Session Abstract

Container computing has revolutionized how many industries and enterprises develop and deploy software and services. Recently, this model has gained traction in the High Performance Computing (HPC) community through enabling HPC-specific container runtimes. In this same trend, container-based computing paradigms have gained significant interest within the DOE/NNSA. This talk will provide an overview of the current utilization of containers on ARM. Specifically, we will detail the DevOps model developed recently, utilizing Docker to build containers and Singularity to deploy containers on supercomputing resources. We will explain how such a container model can aid in development and deployment of HPC applications with mission relevance using the Astra supercomputing system. This presentation will also detail several key aspects of utilizing containers on ARM resources, including an overhead evaluation, deployment assessment, and describe best practices for using containers for directed application needs.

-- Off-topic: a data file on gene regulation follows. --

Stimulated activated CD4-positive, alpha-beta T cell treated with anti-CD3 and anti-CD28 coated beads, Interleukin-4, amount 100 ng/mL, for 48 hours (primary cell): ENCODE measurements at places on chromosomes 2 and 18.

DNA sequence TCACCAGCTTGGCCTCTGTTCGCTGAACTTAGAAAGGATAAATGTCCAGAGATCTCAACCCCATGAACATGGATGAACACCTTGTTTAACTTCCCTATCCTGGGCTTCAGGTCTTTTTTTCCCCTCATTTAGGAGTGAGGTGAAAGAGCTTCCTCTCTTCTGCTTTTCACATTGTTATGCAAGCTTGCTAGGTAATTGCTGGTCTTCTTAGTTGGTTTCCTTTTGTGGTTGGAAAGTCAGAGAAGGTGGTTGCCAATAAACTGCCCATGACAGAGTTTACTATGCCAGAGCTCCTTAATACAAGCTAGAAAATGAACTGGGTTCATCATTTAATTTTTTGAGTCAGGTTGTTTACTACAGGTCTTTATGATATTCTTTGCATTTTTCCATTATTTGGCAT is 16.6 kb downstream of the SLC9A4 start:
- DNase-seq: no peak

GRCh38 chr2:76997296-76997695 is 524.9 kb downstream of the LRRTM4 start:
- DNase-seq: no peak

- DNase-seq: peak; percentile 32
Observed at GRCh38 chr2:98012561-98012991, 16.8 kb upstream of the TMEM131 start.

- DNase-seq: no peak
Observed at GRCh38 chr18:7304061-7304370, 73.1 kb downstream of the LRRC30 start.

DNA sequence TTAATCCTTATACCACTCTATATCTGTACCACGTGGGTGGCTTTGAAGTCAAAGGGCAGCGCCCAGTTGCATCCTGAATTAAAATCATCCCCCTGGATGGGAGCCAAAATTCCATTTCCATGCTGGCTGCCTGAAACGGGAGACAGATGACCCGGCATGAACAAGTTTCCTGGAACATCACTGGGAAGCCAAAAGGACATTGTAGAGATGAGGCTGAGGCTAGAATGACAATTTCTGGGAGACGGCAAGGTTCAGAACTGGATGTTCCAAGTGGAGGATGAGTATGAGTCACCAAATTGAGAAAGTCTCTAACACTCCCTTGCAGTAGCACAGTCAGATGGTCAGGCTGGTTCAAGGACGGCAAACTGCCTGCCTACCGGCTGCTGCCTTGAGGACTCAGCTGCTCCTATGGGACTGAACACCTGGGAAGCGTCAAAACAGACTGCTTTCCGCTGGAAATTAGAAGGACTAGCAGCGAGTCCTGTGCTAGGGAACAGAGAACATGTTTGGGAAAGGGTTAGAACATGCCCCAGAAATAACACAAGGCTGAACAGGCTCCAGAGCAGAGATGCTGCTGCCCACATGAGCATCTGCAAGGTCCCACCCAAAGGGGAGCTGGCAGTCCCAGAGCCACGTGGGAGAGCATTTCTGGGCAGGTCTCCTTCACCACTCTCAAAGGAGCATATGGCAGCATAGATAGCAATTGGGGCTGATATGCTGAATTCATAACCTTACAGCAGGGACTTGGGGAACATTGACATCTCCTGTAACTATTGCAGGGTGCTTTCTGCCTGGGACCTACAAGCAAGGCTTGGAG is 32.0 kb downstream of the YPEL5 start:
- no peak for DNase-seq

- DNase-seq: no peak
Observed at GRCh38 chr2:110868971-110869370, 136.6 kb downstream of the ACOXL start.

Session Speakers

Andrew Younge

Sandia National Laboratories (Sandia National Laboratories)

Andrew J. Younge is a Computer Scientist in the Scalable System Software department at Sandia National Laboratories. Andrew currently serves as the Lead PI for the Supercontainers project under the DOE Exascale Computing Project and is a key contributor to the Astra system, the world's first supercomputer based on the Arm processor deployed under Sandia's Vanguard program. His research interests include high performance computing, virtualization, distributed systems, and energy efficient computing. The focus of his research is on improving the usability and efficiency of system software for supercomputing systems. Prior to joining Sandia, Andrew held visiting positions at the MITRE Corporation, the University of Southern California's Information Sciences Institute, and the University of Maryland, College Park. He received his PhD in computer science from Indiana University in 2016 and his BS and MS in computer science from the Rochester Institute of Technology in 2008 and 2010 respectively.